• Key Changes in Employment Law Today

    A raft of new employment laws come into force today.

    Among the changes are a new system of fit notes, which replace sick notes; additional paternity leave and pay; a power for employment tribunals to refer whistleblowing complaints to regulators; and new rules governing ‘no win, no fee’ agreements.

    The changes include:

    Additional Paternity Leave Regulations 2010: we referred to these new regulations in our last blog. The Regulations give fathers and partners (including same-sex and civil partners) up to six months’ additional paternity leave, provided the mother has returned to work without exercising her full entitlement to maternity leave. Some of the leave may be paid if it is taken during the mother’s maternity pay period. The entitlement to transferable paternity leave and pay applies to parents of children due (and adoptive parents notified of a match) on or after 3 April 2011.

    The Social Security (Medical Evidence) and the Statutory Sick Pay (Medical Evidence) (Amendment) Regulations 2010: as we have previously discussed on this blog under the new system sick notes will be replaced by ‘fit notes’ which will allow a GP to indicate whether an employee is fit for some work and suggest changes that could be taken by the employer to an employee’s work environment or job role to help facilitate a return to work.

    Apprenticeships, Skills, Children and Learning Act 2009: This Act will introduce a new right for employees to request time off to undertake study or training. It applies to employees with at least 26 weeks’ service and employers will be required to give serious consideration to all requests. This right will be phased in and will be made available to employees in organizations with 250 or more employees from 2010 before being extended to all employees from April 2011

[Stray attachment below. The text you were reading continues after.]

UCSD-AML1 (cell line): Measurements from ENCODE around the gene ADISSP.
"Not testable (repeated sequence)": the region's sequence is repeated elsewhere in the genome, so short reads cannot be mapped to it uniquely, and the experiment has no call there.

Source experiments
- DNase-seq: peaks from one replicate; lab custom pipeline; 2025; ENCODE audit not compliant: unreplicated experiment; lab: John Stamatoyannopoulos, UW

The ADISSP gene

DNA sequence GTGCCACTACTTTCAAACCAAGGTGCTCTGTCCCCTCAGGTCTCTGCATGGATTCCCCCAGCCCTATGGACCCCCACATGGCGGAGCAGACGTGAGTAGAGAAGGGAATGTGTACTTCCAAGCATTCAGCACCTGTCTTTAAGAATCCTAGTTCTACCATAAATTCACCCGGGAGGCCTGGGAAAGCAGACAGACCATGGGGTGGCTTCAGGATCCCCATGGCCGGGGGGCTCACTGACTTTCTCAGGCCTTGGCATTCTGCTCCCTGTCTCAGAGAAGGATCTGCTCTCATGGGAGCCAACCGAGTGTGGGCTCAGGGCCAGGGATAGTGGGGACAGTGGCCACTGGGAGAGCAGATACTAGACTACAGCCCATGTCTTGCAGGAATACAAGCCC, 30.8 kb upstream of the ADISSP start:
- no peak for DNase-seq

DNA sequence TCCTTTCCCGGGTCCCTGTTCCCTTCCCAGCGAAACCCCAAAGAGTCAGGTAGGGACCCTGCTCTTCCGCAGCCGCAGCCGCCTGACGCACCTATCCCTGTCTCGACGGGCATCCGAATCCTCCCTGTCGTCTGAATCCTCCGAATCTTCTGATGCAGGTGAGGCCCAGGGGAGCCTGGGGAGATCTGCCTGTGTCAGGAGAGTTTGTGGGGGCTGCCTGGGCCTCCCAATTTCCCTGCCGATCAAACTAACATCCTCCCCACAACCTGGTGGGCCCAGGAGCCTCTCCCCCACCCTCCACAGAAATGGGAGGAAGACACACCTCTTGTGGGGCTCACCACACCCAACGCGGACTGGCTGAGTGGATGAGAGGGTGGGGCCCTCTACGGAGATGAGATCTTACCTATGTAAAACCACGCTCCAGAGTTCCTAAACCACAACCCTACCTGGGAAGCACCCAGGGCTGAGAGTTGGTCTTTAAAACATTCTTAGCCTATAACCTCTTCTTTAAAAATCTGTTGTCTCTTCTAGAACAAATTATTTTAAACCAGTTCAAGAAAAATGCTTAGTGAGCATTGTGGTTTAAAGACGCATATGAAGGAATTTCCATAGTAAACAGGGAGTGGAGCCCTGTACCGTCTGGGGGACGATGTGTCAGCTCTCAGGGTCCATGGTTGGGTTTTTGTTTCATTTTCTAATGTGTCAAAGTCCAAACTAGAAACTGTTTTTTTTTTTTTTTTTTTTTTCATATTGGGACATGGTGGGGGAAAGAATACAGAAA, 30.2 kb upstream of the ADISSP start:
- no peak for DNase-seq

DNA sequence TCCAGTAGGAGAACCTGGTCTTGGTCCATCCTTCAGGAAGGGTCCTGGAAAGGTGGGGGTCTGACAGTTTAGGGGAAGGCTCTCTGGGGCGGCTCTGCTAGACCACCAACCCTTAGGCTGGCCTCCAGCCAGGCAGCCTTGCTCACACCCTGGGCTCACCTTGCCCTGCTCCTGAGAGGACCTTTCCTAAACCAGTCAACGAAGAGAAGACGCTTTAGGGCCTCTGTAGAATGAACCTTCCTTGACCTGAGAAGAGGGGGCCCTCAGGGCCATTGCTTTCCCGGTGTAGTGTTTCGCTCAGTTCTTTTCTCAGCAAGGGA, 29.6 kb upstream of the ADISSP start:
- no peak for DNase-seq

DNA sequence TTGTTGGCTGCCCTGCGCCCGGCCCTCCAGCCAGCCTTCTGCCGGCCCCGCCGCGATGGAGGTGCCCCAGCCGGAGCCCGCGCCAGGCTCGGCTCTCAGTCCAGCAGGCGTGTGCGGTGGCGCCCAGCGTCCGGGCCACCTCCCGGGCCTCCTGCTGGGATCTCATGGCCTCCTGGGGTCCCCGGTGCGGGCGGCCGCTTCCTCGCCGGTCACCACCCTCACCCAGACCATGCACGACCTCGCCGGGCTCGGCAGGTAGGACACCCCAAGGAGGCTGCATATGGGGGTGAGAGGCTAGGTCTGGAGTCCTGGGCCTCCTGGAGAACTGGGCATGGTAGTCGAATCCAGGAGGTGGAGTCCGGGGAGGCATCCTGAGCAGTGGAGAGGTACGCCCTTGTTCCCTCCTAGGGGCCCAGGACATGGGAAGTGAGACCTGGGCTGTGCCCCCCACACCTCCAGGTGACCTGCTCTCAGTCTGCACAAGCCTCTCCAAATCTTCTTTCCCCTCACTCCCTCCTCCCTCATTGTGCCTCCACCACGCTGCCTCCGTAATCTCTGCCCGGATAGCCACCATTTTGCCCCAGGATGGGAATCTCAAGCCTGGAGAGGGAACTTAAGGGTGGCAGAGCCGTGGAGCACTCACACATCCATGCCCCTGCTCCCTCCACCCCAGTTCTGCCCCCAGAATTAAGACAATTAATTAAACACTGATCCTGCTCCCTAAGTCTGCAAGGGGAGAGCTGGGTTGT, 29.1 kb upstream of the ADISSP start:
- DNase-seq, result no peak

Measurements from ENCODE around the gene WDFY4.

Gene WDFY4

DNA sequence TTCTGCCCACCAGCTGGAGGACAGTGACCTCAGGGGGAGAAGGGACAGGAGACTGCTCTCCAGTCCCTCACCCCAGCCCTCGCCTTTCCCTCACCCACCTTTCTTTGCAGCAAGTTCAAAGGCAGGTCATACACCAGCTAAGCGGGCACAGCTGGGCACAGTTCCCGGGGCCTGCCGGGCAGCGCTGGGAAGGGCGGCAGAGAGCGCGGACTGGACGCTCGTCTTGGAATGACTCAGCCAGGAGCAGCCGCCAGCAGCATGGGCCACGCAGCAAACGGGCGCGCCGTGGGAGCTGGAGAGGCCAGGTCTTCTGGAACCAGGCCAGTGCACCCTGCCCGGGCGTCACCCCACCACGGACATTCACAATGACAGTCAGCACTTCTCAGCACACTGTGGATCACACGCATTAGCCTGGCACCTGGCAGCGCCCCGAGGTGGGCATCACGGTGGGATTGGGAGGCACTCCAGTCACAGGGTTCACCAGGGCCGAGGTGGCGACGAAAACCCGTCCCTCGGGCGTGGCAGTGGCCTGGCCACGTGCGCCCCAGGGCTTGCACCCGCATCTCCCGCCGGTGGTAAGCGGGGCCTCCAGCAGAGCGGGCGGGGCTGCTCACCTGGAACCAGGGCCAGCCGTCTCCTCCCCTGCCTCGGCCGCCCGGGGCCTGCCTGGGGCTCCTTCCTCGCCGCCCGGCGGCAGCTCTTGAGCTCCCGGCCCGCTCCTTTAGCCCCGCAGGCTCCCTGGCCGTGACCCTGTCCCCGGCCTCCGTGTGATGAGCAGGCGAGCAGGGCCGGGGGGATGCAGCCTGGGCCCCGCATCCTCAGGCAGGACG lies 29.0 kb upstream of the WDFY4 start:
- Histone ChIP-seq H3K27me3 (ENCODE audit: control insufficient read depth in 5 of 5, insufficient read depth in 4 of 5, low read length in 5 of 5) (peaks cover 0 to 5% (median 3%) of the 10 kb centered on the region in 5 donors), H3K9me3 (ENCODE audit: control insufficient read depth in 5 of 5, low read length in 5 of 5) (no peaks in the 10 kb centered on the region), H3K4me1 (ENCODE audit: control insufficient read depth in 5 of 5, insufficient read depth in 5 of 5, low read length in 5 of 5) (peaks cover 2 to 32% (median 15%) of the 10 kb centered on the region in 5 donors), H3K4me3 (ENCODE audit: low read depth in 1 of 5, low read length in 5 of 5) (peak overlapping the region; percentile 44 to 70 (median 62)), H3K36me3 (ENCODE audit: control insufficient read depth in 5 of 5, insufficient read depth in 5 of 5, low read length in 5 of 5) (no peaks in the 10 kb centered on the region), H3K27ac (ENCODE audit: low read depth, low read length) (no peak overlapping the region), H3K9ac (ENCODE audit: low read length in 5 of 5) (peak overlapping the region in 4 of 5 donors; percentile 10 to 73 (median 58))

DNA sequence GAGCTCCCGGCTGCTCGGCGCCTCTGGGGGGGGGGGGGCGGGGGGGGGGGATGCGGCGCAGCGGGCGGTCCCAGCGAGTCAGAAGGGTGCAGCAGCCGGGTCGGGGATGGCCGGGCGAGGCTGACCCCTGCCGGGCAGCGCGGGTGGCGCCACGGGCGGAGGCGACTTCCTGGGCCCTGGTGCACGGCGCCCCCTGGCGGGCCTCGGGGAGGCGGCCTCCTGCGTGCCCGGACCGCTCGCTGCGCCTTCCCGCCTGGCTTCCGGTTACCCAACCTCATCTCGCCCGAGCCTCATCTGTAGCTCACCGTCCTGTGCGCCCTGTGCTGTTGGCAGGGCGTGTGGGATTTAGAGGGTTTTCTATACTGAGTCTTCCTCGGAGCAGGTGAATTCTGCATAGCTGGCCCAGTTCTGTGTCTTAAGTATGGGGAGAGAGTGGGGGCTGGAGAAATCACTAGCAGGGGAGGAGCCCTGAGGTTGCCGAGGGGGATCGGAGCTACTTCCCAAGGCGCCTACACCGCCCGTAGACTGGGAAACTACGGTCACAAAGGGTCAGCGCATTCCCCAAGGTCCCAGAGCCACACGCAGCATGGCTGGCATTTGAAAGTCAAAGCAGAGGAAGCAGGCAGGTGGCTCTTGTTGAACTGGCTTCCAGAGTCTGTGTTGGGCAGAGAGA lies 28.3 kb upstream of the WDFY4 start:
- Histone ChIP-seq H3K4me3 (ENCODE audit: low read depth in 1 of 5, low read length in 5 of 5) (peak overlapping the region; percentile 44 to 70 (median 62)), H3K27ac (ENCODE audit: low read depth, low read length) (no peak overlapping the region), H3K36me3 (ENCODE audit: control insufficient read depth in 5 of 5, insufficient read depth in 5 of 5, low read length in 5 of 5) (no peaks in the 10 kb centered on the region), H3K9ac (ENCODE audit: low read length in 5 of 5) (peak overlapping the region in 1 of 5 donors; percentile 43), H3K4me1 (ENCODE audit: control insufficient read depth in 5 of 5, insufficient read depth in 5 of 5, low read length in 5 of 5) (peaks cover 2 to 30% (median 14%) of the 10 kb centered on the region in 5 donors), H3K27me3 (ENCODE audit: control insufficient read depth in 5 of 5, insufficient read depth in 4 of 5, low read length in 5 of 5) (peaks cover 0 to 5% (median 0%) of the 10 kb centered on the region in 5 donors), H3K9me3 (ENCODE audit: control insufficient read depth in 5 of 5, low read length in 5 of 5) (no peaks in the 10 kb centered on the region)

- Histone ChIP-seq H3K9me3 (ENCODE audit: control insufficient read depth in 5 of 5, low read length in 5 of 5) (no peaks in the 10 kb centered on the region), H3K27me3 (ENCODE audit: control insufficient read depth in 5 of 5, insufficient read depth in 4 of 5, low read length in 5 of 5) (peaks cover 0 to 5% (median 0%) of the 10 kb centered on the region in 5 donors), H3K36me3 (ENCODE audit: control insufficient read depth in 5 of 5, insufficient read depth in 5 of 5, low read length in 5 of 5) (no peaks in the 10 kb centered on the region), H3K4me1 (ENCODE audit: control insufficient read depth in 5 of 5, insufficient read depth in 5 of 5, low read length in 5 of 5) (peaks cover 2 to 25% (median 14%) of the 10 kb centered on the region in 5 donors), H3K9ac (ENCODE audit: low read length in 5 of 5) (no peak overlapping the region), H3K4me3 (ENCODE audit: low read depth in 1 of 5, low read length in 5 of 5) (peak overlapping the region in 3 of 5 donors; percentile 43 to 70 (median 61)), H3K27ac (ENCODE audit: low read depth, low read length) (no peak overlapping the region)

Employment Tribunals (Constitution and Rules of Procedure) (Amendment) Regulations 2010 This Act permits tribunals – where the claimant consents – to pass information about public interest disclosures (whistle blows) to the relevant regulator.

    Coroners and Justice Act 2009: S.71 of the Act makes it an offence for a person to hold another person in slavery or servitude, or require them to perform forced or compulsory labour. The new offence is aimed at protecting vulnerable workers such as migrants, and carries a maximum penalty of 14 years in prison.

    Damages-Based Agreements Regulations 2010 This new Act will regulate the use of damages-based agreements (DBAs) in employment cases. DBAs (or contingency fee agreements) are a type of ‘no win, no fee’ agreement where the solicitor takes a percentage of the client’s compensation in the event of a win or settlement. Under the new regime such agreements will be much more restricted.

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